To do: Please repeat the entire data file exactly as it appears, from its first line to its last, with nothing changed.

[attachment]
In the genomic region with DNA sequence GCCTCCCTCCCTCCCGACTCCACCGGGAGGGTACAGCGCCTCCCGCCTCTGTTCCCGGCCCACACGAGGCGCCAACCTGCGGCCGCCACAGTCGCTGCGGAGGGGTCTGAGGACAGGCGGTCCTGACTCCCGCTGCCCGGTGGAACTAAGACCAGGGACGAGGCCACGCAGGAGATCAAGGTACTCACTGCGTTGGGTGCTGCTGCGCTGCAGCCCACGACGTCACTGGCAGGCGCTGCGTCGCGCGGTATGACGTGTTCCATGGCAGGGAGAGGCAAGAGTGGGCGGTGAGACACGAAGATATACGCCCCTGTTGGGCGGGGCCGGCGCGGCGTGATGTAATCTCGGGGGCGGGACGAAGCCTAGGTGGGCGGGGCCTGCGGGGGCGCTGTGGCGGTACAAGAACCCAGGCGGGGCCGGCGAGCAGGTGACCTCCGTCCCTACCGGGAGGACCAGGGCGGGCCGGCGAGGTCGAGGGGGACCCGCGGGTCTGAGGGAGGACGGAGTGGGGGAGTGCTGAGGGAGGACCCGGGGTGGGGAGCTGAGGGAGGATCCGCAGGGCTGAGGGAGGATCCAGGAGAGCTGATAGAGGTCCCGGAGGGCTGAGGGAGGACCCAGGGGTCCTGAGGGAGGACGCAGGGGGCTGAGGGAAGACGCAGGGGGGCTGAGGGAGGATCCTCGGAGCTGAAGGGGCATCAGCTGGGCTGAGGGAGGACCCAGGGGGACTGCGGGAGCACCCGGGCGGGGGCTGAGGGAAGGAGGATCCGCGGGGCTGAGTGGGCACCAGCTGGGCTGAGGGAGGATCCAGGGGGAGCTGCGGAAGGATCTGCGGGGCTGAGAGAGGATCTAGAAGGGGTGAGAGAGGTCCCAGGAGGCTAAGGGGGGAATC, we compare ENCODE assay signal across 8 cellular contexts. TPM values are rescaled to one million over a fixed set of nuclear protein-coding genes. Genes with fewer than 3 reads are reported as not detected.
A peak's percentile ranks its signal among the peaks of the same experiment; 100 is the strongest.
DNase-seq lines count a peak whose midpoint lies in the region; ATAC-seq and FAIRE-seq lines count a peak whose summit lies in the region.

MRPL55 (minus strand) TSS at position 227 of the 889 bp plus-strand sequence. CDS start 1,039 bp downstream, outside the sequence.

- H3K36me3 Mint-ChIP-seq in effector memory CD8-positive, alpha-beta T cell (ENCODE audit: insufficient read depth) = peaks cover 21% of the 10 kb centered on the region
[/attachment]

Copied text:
In the genomic region with DNA sequence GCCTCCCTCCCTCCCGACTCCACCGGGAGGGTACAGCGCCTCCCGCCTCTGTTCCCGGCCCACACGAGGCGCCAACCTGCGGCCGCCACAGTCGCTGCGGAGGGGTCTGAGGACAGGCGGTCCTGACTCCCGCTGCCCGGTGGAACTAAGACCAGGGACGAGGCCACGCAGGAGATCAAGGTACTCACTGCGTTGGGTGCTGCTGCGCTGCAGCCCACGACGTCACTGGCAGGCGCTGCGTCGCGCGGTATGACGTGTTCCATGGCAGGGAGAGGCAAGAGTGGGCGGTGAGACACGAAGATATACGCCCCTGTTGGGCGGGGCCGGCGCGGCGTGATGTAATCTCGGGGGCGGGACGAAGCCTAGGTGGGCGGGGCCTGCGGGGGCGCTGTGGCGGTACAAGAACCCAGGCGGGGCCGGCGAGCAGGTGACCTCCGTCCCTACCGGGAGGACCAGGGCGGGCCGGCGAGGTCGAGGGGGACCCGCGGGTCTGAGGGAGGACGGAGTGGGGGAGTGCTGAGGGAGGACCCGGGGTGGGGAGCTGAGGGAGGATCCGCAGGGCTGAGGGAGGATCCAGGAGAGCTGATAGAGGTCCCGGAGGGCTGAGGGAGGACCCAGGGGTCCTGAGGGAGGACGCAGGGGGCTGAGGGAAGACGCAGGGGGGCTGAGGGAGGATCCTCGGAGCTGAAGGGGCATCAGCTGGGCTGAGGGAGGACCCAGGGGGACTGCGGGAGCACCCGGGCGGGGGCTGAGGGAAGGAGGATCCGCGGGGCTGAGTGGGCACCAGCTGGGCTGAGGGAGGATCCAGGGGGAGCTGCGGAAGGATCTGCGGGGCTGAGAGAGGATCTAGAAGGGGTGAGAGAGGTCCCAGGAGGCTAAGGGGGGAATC, we compare ENCODE assay signal across 8 cellular contexts. TPM values are rescaled to one million over a fixed set of nuclear protein-coding genes. Genes with fewer than 3 reads are reported as not detected.
A peak's percentile ranks its signal among the peaks of the same experiment; 100 is the strongest.
DNase-seq lines count a peak whose midpoint lies in the region; ATAC-seq and FAIRE-seq lines count a peak whose summit lies in the region.

MRPL55 (minus strand) TSS at position 227 of the 889 bp plus-strand sequence. CDS start 1,039 bp downstream, outside the sequence.

- H3K36me3 Mint-ChIP-seq in effector memory CD8-positive, alpha-beta T cell (ENCODE audit: insufficient read depth) = peaks cover 21% of the 10 kb centered on the region